GAINESVILLE - Lake Lanier is Georgia's biggest reservoir, and consequently Georgia's biggest recreation lake. It has also witnessed the tragedy that can occur when people out on the water for a day of fun get careless.
With that in mind, Hall County Commissioners joined Commissioner Billy Powell, Executive Director of the Lake Lanier Association Joanna Cloud, Fire Chief David Kimbrell and Hall Marine Rescue Team members as Powell read the Water Safety Month proclamation.
Powell said 10 people, including two children, drown each day in the U.S. in non-boating related incidents, while 500 people die in boat-related incidents, mostly caused by human error or poor judgment.
"A significant number of those who drown would be alive had they been wearing life jackets," Powell said.
Powell added that water safety education is a community effort, with the Lake Lanier Safety Alliance and the Hall County Fire Department working to raise safety awareness on Lake Lanier.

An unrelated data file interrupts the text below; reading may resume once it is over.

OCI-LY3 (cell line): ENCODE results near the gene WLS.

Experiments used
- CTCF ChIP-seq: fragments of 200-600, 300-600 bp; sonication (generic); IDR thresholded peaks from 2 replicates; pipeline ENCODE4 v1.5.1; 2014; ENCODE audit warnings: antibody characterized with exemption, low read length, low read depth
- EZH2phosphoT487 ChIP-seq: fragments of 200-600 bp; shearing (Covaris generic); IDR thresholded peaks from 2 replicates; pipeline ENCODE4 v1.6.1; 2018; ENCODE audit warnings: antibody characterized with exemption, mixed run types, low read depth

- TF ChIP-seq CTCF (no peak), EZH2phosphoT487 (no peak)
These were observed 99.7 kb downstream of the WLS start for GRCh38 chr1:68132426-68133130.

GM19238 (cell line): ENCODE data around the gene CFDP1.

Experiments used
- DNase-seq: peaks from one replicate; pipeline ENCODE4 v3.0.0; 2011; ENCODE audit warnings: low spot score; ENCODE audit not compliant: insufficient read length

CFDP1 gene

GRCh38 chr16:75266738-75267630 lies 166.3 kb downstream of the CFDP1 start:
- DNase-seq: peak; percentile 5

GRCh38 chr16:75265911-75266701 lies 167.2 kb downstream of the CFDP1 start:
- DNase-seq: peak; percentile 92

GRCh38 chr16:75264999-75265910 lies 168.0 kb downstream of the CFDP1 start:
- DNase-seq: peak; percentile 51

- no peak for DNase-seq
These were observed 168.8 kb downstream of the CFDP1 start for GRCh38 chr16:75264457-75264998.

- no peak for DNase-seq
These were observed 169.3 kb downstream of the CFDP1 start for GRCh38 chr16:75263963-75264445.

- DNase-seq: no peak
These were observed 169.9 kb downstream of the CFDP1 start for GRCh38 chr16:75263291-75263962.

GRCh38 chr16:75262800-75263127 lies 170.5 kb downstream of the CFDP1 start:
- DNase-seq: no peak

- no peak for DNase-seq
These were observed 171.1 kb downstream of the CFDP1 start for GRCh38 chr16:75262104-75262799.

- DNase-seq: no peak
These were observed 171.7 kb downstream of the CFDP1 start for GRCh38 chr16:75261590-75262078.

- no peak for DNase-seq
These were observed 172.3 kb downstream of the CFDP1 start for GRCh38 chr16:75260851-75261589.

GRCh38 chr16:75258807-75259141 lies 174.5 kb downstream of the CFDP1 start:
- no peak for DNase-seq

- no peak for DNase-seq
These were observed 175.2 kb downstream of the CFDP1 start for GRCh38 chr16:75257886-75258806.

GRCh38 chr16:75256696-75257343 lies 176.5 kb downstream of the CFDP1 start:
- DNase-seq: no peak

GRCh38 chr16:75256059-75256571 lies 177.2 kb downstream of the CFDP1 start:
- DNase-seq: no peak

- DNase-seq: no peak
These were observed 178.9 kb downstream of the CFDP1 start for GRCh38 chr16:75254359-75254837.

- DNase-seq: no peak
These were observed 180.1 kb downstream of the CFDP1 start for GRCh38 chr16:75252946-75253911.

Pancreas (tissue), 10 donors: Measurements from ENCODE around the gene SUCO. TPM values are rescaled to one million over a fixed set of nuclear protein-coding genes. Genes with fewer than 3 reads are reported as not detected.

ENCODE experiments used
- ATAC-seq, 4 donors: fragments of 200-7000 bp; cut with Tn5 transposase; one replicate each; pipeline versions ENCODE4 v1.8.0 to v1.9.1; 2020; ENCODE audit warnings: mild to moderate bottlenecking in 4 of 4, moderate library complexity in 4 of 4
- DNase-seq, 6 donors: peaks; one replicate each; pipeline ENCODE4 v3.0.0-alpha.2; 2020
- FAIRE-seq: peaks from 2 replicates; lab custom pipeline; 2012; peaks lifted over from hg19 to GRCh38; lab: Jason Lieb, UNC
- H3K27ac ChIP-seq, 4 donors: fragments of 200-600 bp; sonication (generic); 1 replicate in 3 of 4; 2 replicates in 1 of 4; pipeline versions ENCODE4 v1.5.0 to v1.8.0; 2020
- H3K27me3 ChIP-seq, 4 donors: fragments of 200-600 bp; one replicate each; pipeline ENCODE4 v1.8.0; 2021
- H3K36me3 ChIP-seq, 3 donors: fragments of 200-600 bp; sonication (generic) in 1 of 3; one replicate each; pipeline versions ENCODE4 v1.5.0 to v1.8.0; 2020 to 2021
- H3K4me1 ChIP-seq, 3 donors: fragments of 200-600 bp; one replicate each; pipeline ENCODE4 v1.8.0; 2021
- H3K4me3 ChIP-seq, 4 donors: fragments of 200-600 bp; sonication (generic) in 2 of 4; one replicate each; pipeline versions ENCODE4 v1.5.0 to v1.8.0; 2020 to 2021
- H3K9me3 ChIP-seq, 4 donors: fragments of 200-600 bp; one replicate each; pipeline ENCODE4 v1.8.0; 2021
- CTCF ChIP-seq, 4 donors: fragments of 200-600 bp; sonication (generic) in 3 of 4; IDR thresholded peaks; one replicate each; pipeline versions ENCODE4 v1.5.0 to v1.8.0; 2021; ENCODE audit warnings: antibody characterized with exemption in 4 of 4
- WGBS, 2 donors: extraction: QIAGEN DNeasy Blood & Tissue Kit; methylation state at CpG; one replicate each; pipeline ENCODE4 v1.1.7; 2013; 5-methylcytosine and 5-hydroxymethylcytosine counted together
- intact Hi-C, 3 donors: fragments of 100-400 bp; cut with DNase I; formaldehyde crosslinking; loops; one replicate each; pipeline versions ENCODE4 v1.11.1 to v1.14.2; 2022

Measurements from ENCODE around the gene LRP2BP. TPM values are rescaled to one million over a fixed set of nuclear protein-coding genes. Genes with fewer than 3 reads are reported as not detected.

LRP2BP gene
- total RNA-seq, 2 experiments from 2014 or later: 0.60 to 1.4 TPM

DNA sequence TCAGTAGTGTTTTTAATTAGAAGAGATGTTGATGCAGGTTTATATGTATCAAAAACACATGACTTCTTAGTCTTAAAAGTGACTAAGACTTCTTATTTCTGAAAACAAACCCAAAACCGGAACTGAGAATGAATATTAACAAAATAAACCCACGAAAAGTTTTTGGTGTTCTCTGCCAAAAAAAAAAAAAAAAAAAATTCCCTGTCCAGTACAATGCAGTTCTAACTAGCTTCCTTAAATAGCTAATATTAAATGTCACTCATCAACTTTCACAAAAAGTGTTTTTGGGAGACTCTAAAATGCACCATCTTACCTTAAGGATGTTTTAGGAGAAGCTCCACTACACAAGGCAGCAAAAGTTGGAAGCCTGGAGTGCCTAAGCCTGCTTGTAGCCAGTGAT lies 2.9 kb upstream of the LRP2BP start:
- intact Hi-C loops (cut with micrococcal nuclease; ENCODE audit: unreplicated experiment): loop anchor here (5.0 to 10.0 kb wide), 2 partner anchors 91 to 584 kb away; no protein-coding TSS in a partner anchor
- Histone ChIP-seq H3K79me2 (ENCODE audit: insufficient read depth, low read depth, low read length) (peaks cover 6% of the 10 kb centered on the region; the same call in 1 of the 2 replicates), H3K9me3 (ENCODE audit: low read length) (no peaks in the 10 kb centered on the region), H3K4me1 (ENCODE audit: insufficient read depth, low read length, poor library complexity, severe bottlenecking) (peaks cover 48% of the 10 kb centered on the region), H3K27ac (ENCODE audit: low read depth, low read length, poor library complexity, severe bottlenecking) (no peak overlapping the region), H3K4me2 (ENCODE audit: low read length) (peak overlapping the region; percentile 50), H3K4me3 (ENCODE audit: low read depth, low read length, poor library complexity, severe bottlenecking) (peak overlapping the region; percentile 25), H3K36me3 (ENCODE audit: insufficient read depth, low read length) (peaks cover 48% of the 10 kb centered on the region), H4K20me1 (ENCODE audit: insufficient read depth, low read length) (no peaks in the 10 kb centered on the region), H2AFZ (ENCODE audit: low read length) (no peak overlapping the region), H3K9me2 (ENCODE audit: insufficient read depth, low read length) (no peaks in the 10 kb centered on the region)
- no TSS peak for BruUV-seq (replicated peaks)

Chief Kimbrell said the rescue team works with state Department of Natural Resources rangers, Corps of Engineer rangers and the Hall County Sheriff's Department to keep the lake safe and provide assistance to boaters.
Cloud said the initiatives supported by the Association are the removal of junk house boats and other debris from the lake, and a lake property owner water quality pledge agreement.
"We are asking property owners to voluntarily sign it," Cloud said. "It says you agree to have your septic tank inspected every three years and serviced and not to fertilize within the 50-foot buffer of the water. It raises awareness of ways that property owners can help impact water quality."
Cloud said water quantity is also an issue, with the Association monitoring progress on the rewrite of the water control manual, and of course, so is water safety.
"We've got the boating safety stickers - they're adhesive and we're handing them out right and left," Cloud added.